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Latent-reactive adhesives for precoating of metal parts

Bayer MaterialScience AG : 06 March, 2006  (New Product)
Bayer MaterialScience AG has successfully bonded aluminum parts to plastics in a variety of tests. A modified thermoactivated adhesive based on the company
Innovative raw materials developed by Bayer MaterialScience AG make possible the formulation of thermoactivated adhesives for an extended range of applications, and they also join metal and plastic better than ever before thanks to a waterborne dispersion layer. Using a new latent-reactive precoating for metals or other substrates, the Coatings, Adhesives, Sealants Business Unit of Bayer MaterialScience has succeeded for the first time in creating a force transmitting adhesive bond to plastic melts. The company achieved the decisive breakthrough via the modified use of thermoactivated adhesives formulated with its own Dispercoll U line of products. This method will allow such disparate materials as metal and plastic to be more effectively bonded in the future, and also offers numerous other advantages over conventional joining methods.

Hybrid components of coated or uncoated metal and thermoplastics, for example, previously could only be manufactured by means of a positive connection between the components brought about by an injection molding process. Thermoactivated adhesives now make possible a much more practical method. The trick: The waterborne, latent-reactive polyurethane dispersion layer,on average less than 100 micrometers thick,can be applied to the insert and dried quite some time prior to the actual bonding. This layer remains stable and block-free at room temperature. It is only later during injection molding or extrusion that the hot plastic melt of the hybrid partner initiates the bonding of both parts. Whereas good initial strength is achieved at contact temperatures from 70 to 80 degrees Celsius, a crosslinking reaction initiated in the same process step quickly enhances the initial strength to achieve a greater and largely irreversible final strength. The flat adhesive film on the insert surface not only bonds directly to the hardening melt, it also joins disparate substrates better than before with improved migration protection and exhibits significantly optimized heat stability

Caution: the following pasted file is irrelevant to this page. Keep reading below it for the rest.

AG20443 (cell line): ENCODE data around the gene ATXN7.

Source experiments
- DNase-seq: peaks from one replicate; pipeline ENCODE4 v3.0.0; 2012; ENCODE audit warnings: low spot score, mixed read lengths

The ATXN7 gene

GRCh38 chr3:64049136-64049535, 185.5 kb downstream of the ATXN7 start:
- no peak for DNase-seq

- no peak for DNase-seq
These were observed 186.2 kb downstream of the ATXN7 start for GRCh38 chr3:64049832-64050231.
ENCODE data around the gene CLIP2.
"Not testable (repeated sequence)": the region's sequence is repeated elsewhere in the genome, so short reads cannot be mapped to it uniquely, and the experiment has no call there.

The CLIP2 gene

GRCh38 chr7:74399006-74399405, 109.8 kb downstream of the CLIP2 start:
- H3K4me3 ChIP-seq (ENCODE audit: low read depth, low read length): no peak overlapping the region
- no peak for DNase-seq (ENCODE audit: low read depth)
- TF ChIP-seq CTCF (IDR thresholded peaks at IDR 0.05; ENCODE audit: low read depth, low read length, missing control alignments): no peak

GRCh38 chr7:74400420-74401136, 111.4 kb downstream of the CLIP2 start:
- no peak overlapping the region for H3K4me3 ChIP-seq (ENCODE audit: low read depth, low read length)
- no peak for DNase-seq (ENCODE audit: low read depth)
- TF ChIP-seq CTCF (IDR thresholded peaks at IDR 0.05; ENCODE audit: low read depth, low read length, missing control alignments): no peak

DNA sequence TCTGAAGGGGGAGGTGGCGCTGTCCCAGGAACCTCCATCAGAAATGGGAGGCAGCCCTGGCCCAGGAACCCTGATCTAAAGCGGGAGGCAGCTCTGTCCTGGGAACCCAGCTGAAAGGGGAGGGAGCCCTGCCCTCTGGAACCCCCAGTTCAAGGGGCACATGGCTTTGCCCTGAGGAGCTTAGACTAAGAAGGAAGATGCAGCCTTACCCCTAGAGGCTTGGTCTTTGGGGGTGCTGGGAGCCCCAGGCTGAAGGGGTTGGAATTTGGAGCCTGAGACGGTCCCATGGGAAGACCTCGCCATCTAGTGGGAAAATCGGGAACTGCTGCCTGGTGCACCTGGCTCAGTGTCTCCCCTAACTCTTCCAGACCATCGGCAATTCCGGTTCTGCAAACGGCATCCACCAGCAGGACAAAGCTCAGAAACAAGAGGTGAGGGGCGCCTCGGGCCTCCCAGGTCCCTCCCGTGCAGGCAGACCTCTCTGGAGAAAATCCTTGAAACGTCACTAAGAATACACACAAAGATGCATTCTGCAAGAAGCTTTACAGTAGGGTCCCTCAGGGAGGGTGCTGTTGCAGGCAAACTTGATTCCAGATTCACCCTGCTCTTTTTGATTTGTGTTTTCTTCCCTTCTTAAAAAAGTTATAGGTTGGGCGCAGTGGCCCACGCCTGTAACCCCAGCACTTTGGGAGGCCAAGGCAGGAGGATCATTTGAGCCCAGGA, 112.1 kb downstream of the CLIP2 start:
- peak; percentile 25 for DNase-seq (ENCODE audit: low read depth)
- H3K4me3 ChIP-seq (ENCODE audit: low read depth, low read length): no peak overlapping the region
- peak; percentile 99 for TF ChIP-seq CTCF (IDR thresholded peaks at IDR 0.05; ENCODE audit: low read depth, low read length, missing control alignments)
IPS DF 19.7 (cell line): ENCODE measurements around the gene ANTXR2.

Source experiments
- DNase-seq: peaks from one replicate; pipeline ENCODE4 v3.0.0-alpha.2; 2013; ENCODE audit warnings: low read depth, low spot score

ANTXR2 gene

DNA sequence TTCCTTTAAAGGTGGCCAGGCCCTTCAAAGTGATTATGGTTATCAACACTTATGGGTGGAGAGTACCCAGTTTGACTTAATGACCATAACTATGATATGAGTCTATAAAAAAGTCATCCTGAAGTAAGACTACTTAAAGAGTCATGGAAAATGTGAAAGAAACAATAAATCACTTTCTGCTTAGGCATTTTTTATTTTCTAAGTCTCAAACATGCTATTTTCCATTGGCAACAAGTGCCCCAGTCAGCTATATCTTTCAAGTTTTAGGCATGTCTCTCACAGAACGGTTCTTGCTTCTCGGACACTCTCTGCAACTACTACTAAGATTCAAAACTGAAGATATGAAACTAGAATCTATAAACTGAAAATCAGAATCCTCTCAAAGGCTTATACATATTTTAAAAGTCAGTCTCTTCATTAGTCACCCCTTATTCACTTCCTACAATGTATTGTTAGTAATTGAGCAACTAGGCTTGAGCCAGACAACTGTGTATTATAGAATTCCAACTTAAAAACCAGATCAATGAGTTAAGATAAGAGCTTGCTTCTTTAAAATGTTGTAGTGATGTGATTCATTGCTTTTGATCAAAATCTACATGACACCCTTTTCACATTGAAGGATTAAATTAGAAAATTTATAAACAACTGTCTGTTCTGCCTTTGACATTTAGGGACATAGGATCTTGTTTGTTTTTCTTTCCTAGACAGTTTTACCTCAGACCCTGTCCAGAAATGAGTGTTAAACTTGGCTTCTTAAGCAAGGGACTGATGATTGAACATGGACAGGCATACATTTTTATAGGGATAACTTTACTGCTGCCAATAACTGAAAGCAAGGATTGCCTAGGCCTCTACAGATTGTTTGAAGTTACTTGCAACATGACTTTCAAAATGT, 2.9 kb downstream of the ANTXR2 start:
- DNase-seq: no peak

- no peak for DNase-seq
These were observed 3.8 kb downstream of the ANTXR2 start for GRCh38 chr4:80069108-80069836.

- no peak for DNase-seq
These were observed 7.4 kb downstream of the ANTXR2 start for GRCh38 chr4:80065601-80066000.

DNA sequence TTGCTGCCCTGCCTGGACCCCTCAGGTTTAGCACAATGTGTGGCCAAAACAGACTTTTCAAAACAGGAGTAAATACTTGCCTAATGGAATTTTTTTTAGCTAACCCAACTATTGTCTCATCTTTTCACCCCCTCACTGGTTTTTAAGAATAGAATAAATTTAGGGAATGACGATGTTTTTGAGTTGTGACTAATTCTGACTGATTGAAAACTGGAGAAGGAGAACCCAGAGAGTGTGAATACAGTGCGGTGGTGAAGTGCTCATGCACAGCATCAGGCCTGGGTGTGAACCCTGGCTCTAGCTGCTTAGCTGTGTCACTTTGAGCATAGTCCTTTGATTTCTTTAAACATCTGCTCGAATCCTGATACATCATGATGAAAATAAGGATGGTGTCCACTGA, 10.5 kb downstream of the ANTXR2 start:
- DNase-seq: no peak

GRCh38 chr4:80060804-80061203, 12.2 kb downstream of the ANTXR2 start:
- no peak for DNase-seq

For the user this means that the application of the adhesive and the final production of the adhesive bond do not have to be performed at the same time or even in the same place. A supplier can, for example, perform the first step and send the parts coated with the adhesive film on their way “ready for processing.” A classic win-win situation for all involved,the expanded range of services provided by the supplier allows its customers to streamline their logistics.

In addition to the use of innovative thermoactivated adhesives for hybrid metal/plastic components, Bayer MaterialScience can, as a supplier of raw materials, also imagine the use of textiles or films applied via back injection, for example in the automobile industry. The potential range of applications is very broad and after successful testing is not limited to metal inserts, where it has already proven effective. “The development of this novel bonding technique has positioned us as a source of ideas for the relevant industrial sectors,” said Dr. Horst Stepanski of the BU CAS Business Development department. “We are now very interested in seeing how much of this sticks with our contacts following this initial step.”
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